AFJN at SECAM Meeting in Dar-Es-Salaam

By Aniedi Okure, OP, Executive Director

This article was first published in our Oct-Dec 2012 “Around Africa” newsletter

On November 21, 2012 AFJN, had an opportune to make a presentation on Catholic Social Teaching and Empowerment of Local Communities for Good Governance to about seventy church leaders and consultants gathered in Dar-Es-Salaam, Tanzania from November 20-25, 2012 for a work-shop on Faith, Culture and Development. Participants included Cardinals, Bishops, Priests and Religious, Lay People, and re-source persons. They represented the Symposium of the Episcopal Conferences of Africa and Mada-gascar (SECAM), the Pontifical Council for Culture, MISERIOR, Catholic Relief Services (CRS) of Tanzania and representatives of several Catholic Universities in Africa and Rome. The conference was opened by Cardinal Pengo, Archbishop of Dar-Es-Salaam and President of SECAM and was co-chaired by Cardinal Sarr Archbishop of Dakar and 1st Vice President of SECAM, and Arch-bishop Adoukonu, Secretary of the Pontifical Council for Culture at the Vatican.

AFJN – SECAM Collaboration

AFJN’s presence at SECAM Forum is part of our effort to establish strong collaboration with African Church leaders, to listen to their voices so we can better represent Africa in our advocacy mission. We hope to partner with African Church leaders to embrace elements within African cultures that provide a niche for Catholic Social Teachings. Such elements include (1) Human solidarity that finds exaggerated individualism repugnant to communal life, (2) The common good – that decries excessive accumulation of wealth while neighbors die of hunger, (3) Communal ownership of the resources of the earth, and (4) Respect and care for the earth that is captured in African proverb: “We who are alive now do not inherit the land from our ancestors; we borrow it from our children.” These elements are the cornerstones for building a strong civil society. Strong civil societies facilitate social and political participation and are particularly important for the development of enduring and working democracies.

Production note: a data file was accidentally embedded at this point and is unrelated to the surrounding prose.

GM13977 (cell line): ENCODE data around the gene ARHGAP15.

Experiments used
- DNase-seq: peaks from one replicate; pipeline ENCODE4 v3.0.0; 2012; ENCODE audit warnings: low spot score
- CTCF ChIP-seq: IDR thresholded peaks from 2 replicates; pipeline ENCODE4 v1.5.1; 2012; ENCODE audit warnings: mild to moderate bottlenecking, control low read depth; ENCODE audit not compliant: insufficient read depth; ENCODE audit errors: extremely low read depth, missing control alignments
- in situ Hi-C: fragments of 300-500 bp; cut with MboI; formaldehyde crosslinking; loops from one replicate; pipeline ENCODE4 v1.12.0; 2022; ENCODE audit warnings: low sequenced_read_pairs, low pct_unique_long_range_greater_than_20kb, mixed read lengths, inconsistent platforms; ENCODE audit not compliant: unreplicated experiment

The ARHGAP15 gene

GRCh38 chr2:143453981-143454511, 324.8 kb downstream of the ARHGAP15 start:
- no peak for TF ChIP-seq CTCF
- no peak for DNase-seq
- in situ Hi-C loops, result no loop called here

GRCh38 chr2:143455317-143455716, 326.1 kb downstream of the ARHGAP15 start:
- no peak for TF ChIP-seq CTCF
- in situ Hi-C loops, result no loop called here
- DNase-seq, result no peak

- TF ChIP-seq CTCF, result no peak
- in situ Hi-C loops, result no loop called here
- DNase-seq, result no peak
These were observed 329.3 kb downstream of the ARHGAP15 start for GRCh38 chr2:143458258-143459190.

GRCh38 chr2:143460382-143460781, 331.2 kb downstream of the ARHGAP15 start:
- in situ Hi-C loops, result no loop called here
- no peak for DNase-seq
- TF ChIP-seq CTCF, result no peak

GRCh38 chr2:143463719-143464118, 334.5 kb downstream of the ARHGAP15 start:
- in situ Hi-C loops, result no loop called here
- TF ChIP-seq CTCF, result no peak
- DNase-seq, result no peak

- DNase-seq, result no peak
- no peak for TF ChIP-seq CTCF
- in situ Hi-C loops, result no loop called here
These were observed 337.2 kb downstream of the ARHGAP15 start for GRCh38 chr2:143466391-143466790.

During the work-shop participants discussed ways to facilitate good governance and African policies for development that are anchored in the Gospel. At the heart of Catholic teachings for society and governance is the idea of the common good which requires that each citizen transcends self interest and promote the good for a just communal life. This aspect is captured in the African expression: “I am because we are.”

AFJN Proposal for Civil Societies

AFJN proposed to African Church leaders the creation of civil society organizations whose political values reflect traditional Catholic teachings to be developed in partnership with the appropriate departments of SECAM and its Regional Episcopal Conferences, especially the offices of Justice, Peace, Development and Good Governance and Catholic University’s Institute for Policy Research & Catholic  Studies (IPR). Such will be parish based and led by lay people with diocesan oversight. What is imagined in AFJN’s proposal is a sustained

AFJN at SECAM Meeting in Dar-Es-Salaam

process of education and cultivating enduring civil society organizations that are informed by the Church’s rich teachings on justice, accountability and transparency, the principles of subsidiarity and the common good as they apply to different contexts. Several African emerging democracies would greatly benefit from civil society organizations that empower local communities on issues of citizenship and government accountability.

Shady Deals by “Agro-Investors”

The issue of land grab throughout Africa, disguised under the banner of “agro-investment” was mentioned as a case that deserves urgent attention, a social cancer that remains unchecked because of the lack of strong civil societies. The process of land acquisition by investors is marred by shady deals between investors and African political leaders, displacements of local communities from fertile lands, interfering with water supply sources and human rights violations, in addition to mortgaging the resources of future generations to unscrupulous investors. The consequences of land acquisition if allowed to continue will be worse than colonialism.

A Warm Reception of the Proposal

The presentation was well received and several Church leaders at the workshop expressed strong interest in the proposal. AFJN looks forward with eagerness to the next steps in translating the proposal to reality.

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